Looking for a new podcast?

Although I live near Oxford and used to work for the University, this week I discovered something I didn’t know before: the University has a huge library of podcasts, available for free on iTunes. 

Browsing through, I was struck by the huge range of topics on offer. You can search by podcast series, by people, by college and by department: The Philosophy Faculty, The Mathematical Institute, The Physics Department, the Department of Experimental Psychology, the Law Faculty, to name just a few. 

My eyes scanned intriguing topics such as: Exploring the early universe with gravitational waves, Women poets in WW1, The Science of Mindfulness,  Torture and Human Dignity...

I settled on the series entitled “Big Questions with Oxford Sparks,” which are short talks and interviews with Oxford’s professors and researchers on the big questions we face today. I found plenty of interesting talks: How fast is Greenland moving? How do you teach a machine to drive a car? How do you turn an orange into a grapefruit? 

I listened to: Should I take a selfie with a wild animal? Conservationist and Ecologist Dr. Tom Moorhouse explains the impact of tourist attractions that take us up close and personal with wild animals (performing dolphin shows, riding elephants, etc.). Tom has been researching the effect of this on the animals and on conservation efforts that are in place. He encourages us to research these sites thoroughly before visiting them and read reviews online on sites such as TripAdvisor before considering visiting. He found that on TripAdvisor if 20% or more people gave bad reviews, that was a good indication of there being a problem with animal welfare at the tourist site. This was a really interesting talk that I learned something from in under 13 minutes!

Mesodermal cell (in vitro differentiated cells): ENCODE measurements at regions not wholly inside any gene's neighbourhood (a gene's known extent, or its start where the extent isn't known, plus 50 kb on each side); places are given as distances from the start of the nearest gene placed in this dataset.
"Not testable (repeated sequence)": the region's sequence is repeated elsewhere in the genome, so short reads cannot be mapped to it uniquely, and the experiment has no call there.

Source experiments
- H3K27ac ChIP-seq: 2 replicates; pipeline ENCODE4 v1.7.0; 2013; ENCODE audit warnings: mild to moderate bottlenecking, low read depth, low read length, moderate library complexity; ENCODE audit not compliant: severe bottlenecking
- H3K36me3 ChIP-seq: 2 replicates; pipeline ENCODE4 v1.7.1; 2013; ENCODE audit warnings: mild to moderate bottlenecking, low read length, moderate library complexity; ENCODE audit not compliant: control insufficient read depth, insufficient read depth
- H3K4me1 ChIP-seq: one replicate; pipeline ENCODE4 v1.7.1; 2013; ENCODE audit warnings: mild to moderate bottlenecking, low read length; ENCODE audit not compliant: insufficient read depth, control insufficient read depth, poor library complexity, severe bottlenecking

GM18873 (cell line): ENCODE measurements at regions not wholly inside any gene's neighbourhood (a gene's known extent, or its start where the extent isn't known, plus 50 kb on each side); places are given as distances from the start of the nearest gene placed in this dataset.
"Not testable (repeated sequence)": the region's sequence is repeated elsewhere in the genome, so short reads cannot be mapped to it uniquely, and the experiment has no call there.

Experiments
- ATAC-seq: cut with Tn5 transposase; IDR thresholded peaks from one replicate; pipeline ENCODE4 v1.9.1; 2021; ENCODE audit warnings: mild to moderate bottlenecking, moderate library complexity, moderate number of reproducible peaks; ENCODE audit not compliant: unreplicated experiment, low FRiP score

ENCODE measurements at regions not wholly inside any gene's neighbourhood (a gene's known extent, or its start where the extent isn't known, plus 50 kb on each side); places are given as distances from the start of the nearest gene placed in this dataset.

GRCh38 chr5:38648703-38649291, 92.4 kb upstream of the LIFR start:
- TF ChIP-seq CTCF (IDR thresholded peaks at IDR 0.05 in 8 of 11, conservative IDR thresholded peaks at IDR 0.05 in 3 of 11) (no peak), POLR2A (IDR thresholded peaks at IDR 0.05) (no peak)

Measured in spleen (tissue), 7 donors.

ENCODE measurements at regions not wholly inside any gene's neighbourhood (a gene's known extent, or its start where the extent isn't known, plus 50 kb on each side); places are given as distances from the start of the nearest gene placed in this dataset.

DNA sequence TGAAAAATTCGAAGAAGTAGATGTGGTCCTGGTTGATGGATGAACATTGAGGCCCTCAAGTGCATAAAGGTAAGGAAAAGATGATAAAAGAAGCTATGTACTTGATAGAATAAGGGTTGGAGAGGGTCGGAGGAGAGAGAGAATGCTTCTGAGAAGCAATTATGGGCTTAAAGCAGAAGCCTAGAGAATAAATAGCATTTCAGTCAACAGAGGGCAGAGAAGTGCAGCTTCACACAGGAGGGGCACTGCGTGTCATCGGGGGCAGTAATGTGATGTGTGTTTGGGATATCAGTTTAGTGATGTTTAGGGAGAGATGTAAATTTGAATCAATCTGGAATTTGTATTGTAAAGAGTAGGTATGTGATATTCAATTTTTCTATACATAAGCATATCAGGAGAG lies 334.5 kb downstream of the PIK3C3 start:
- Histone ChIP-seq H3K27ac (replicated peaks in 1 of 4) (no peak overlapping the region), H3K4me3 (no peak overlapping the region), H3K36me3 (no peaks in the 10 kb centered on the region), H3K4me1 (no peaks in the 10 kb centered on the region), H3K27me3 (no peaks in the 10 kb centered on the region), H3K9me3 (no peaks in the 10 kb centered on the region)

This resource is a great way to expand your knowledge and thinking and to provide you with a new viewpoint. If you don’t have iTunes on your computer, you can access all the podcasts here!

LogicPrep in Teen Vogue: Early Decision College Applications

Last year, many of the nation’s top colleges drew more than 40 percent of the incoming freshmen through Early Decision.

As if finding the perfect college for you wasn't daunting enough, there's also the choice between Early Decision, Early Action, and Regular Decision. We hope you've read this article by Lindsay and this article by Grace talking about the importance and value of applying early to help you navigate the college application process as best as you can.

Well, we have one more article for you to read.

Lindsay was just featured by Teen Vogue giving her expert insight into the world of Early Decision college applications and acceptance. In the article, she answers all of your questions: What is it? How does it work? What are the pros and cons? Is it the right choice? Be sure to read the full article by clicking the button below.

As Seen in Forbes: Why and How Proper Preparation Makes a Difference

Proper preparation isn’t just something we teach our students; it’s at the core of how we run our business. Lindsay was recently featured in Forbes discussing how planning ahead can make a world of difference.